Production Company: Metro-Goldwyn-Mayer Corp. (Loew's Inc.)
Distribution Company: Loew's Inc.  
Director: Curtis Bernhardt (Dir)
  Al Raboch (Asst dir)
Producer: Robert Lord (Prod)
Writer: Sydney Boehm (Scr)
  Lester Cole (Scr)
Photography: Paul Vogel (Dir of photog)
Art Direction: Cedric Gibbons (Art dir)
  Leonid Vasian (Art dir)
Film Editor: Conrad A. Nervig (Film ed)
Set Decoration: Edwin B. Willis (Set dec)
  Joseph W. Holland (Assoc)
Music: Bronislau Kaper (Mus score)
Sound: Douglas Shearer (Rec dir)
  Charles E. Wallace (Sd)
Special Effects: Warren Newcombe (Spec eff)
  A. Arnold Gillespie (Spec eff)
  Peter Ballbusch (Montage eff)
Make Up: Sydney Guilaroff (Hairstyles des by)
  Jack Dawn (Makeup created by)
Country: United States

Source Text: Based on the novel High Wall by Alan R. Clark (New York, 1936) and the play of the same name by Bradbury Foote (production undetermined).
Authors: Bradbury Foote
  Alan R. Clark

Copyright Claimant Copyright Date Copyright Number Passed By NBR:
Loew's Inc. 14/1/1948 dd/mm/yyyy LP1444 Yes

PCA NO: 12701
Physical Properties: b&w:
  Sd: Western Electric Sound System

 
Genre: Mystery
Sub-Genre: Psychological
 
Subjects (Major): Amnesia
  Fathers and sons
  Frame-ups
  Murder
  Psychiatrists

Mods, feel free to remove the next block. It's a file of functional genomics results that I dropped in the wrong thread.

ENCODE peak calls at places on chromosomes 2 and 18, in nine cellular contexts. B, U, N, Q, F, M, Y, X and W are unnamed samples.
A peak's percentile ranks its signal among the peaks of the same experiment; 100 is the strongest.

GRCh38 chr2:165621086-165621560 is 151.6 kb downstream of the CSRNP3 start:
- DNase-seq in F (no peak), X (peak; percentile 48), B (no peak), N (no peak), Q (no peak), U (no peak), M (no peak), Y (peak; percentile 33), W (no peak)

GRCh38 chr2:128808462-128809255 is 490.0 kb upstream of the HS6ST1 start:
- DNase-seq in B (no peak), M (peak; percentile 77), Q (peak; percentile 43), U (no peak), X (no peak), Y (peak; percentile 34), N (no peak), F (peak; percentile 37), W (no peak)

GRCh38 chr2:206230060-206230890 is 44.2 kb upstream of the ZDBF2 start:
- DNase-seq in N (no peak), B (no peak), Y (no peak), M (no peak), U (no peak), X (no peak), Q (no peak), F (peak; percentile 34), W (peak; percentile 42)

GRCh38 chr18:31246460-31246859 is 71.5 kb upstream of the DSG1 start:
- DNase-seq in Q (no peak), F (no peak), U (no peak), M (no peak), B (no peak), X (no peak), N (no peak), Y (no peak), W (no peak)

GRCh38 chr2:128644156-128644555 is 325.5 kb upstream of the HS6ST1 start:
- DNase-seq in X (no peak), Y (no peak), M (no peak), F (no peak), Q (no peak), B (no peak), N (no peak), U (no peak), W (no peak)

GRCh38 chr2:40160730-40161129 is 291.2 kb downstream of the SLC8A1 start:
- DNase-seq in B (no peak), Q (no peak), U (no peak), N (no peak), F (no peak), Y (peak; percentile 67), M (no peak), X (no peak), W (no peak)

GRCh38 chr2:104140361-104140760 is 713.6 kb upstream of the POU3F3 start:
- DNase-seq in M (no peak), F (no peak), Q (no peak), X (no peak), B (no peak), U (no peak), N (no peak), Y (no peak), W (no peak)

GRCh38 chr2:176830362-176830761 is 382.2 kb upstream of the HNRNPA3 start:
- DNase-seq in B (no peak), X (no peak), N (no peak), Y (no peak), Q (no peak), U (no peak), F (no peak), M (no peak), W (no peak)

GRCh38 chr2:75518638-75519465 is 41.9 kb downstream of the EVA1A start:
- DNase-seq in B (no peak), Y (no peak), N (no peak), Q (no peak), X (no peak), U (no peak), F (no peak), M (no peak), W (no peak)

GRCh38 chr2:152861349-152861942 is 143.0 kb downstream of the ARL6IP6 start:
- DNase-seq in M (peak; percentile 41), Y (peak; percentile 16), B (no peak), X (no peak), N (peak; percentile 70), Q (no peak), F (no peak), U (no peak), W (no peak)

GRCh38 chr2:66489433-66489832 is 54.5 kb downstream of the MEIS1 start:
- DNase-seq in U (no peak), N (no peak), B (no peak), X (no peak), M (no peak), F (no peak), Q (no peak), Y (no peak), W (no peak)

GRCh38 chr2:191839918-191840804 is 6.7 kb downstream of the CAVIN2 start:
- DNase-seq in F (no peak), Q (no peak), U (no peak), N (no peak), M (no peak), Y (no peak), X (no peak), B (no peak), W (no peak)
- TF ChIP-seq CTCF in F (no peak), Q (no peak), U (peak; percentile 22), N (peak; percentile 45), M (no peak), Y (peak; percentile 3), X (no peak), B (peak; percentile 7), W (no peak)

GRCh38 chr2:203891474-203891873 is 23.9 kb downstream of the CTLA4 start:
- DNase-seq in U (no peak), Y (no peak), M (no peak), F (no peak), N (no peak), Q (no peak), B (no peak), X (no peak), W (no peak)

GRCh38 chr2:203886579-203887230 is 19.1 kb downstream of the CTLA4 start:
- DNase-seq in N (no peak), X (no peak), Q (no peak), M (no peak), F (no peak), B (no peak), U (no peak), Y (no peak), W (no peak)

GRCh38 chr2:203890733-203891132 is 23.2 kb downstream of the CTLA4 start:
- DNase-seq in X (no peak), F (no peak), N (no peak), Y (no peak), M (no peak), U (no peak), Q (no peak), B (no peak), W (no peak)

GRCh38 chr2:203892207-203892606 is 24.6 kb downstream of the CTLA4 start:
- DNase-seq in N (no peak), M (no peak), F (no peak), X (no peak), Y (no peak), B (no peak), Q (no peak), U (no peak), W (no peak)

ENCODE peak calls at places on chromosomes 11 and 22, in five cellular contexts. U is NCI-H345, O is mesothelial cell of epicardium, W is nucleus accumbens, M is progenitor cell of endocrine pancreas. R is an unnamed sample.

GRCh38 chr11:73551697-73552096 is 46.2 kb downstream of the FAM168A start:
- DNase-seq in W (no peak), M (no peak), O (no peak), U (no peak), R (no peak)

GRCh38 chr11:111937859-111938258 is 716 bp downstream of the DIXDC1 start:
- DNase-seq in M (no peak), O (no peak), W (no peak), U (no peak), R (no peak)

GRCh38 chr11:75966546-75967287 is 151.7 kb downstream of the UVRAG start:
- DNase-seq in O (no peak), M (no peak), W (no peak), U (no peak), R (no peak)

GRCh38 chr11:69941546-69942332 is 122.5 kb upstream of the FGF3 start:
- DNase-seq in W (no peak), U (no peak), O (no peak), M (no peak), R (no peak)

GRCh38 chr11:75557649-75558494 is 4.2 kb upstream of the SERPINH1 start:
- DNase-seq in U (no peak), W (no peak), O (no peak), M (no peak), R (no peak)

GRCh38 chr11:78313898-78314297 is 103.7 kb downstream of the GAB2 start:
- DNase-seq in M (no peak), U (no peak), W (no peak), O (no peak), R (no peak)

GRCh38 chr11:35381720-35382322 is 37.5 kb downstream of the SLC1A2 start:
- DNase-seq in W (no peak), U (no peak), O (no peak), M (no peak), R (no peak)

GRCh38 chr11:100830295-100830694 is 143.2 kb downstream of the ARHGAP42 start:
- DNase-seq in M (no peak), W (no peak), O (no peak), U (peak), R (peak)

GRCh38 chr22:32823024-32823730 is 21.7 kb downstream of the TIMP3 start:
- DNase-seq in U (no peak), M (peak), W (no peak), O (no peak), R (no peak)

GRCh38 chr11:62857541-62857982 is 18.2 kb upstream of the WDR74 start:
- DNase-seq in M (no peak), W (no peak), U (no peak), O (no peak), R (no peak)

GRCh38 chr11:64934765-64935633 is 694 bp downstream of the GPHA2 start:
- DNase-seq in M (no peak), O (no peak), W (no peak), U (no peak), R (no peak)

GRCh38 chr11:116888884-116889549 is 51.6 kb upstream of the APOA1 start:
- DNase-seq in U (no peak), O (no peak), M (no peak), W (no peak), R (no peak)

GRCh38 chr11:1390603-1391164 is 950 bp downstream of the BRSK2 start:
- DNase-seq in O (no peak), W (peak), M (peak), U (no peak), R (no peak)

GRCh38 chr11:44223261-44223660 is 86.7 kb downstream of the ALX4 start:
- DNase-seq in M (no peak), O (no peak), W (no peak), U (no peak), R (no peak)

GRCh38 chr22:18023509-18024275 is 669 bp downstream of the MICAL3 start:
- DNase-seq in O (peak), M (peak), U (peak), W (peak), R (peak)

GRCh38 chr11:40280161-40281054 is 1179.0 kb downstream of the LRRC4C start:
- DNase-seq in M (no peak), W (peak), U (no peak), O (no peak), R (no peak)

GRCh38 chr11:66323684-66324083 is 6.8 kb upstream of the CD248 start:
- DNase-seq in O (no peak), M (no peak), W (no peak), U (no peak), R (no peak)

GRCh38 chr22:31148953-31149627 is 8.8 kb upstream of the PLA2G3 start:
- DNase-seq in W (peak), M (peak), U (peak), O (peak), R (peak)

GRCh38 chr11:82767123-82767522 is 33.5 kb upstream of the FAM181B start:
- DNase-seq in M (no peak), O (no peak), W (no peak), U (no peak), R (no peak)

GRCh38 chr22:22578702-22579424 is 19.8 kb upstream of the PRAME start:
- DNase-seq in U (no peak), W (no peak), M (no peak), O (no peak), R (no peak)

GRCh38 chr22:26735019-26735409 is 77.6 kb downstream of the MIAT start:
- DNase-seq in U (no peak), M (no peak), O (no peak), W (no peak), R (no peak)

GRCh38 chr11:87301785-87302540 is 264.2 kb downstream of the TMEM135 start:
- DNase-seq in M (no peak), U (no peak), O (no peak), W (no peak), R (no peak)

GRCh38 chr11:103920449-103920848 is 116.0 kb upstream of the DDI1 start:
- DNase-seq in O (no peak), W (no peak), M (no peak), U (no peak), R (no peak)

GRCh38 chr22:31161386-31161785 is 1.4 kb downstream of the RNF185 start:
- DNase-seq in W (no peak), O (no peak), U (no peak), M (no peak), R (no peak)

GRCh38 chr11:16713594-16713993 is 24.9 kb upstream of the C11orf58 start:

Subjects (Minor): Air pilots
  Attempted suicide
  Blackmail
  Brain surgery
  Confession (Law)
  District attorneys
  Elevator operators
  Grandmothers
  Marriage
  Photographs
  Publishers and publishing
  Romance
  Sanitariums
  Strangling
  Truth serum
  Veterans
  War injuries

Note: This film marked director Curtis Bernhardt's and screenwriter and producer Robert Lord's first assignments at M-G-M. High Wall was the last screenplay that Lester Cole wrote before his testimony at a Nov 1947 House Committee on Un-American Activities (HUAC) hearing into suspected Communist infiltration of the motion picture industry. After challenging the right of the committee to demand information about his political affiliations, Cole was cited for contempt of Congress, imprisoned for one year and blacklisted by Hollywood. According to an Oct 1947 NYT article, High Wall star Robert Taylor testified at a HUAC hearing that he suspected that Cole was a Communist. The NYT article also notes that Morrie Ryskind, another writer who testified before the committee, "asserted that Lester Cole was unquestionably a Communist." While High Wall marked Cole's last screen credit under his real name, he later wrote screenplays under assumed names. (For more information on the HUAC hearings, see the entry above for Crossfire ). Actors Van Heflin and Janet Leigh starred in a 7 Nov 1949 Lux Radio Theatre version of the story. 

Bibliographic Sources:   Date   Page
Box Office   20 Dec 1947.   
Hollywood Reporter   20 Jun 47   p. 14.
Hollywood Reporter   22 Aug 47   p. 12.
Hollywood Reporter   9 Dec 47   p. 3.
Hollywood Reporter   17 Dec 47   p. 3.
Independent Film Journal   5 Jul 41   p. 36.
Motion Picture Herald Product Digest   20 Dec 1947.   
New York Times   23 Oct 1947.   
New York Times   9 Dec 1948.   
Variety   17 Dec 47   p. 8.

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The American Film Institute is grateful to Sir Paul Getty KBE and the Sir Paul Getty KBE Estate for their dedication to the art of the moving image and their support for the AFI Catalog of Feature Films and without whose support AFI would not have been able to achieve this historical landmark in this epic scholarly endeavor.